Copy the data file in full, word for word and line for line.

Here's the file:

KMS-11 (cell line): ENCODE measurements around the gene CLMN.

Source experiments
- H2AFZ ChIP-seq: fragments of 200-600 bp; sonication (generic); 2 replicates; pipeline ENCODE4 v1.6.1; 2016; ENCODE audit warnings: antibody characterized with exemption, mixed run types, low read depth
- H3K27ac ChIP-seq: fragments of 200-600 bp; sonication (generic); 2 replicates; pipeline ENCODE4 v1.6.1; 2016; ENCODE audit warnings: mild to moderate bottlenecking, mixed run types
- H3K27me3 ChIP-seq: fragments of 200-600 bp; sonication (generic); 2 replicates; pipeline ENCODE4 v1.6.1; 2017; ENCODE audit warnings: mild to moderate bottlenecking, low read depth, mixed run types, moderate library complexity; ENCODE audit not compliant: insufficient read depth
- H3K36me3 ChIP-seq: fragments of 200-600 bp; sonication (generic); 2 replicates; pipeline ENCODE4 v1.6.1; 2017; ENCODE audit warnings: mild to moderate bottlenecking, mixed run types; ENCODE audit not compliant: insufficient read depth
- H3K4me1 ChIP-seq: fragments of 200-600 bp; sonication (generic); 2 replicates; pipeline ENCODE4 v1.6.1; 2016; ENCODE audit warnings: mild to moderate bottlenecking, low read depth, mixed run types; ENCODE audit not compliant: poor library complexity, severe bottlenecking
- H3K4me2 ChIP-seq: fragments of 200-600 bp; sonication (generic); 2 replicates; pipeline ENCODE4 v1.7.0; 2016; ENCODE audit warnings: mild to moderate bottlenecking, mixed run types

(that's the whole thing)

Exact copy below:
KMS-11 (cell line): ENCODE measurements around the gene CLMN.

Source experiments
- H2AFZ ChIP-seq: fragments of 200-600 bp; sonication (generic); 2 replicates; pipeline ENCODE4 v1.6.1; 2016; ENCODE audit warnings: antibody characterized with exemption, mixed run types, low read depth
- H3K27ac ChIP-seq: fragments of 200-600 bp; sonication (generic); 2 replicates; pipeline ENCODE4 v1.6.1; 2016; ENCODE audit warnings: mild to moderate bottlenecking, mixed run types
- H3K27me3 ChIP-seq: fragments of 200-600 bp; sonication (generic); 2 replicates; pipeline ENCODE4 v1.6.1; 2017; ENCODE audit warnings: mild to moderate bottlenecking, low read depth, mixed run types, moderate library complexity; ENCODE audit not compliant: insufficient read depth
- H3K36me3 ChIP-seq: fragments of 200-600 bp; sonication (generic); 2 replicates; pipeline ENCODE4 v1.6.1; 2017; ENCODE audit warnings: mild to moderate bottlenecking, mixed run types; ENCODE audit not compliant: insufficient read depth
- H3K4me1 ChIP-seq: fragments of 200-600 bp; sonication (generic); 2 replicates; pipeline ENCODE4 v1.6.1; 2016; ENCODE audit warnings: mild to moderate bottlenecking, low read depth, mixed run types; ENCODE audit not compliant: poor library complexity, severe bottlenecking
- H3K4me2 ChIP-seq: fragments of 200-600 bp; sonication (generic); 2 replicates; pipeline ENCODE4 v1.7.0; 2016; ENCODE audit warnings: mild to moderate bottlenecking, mixed run types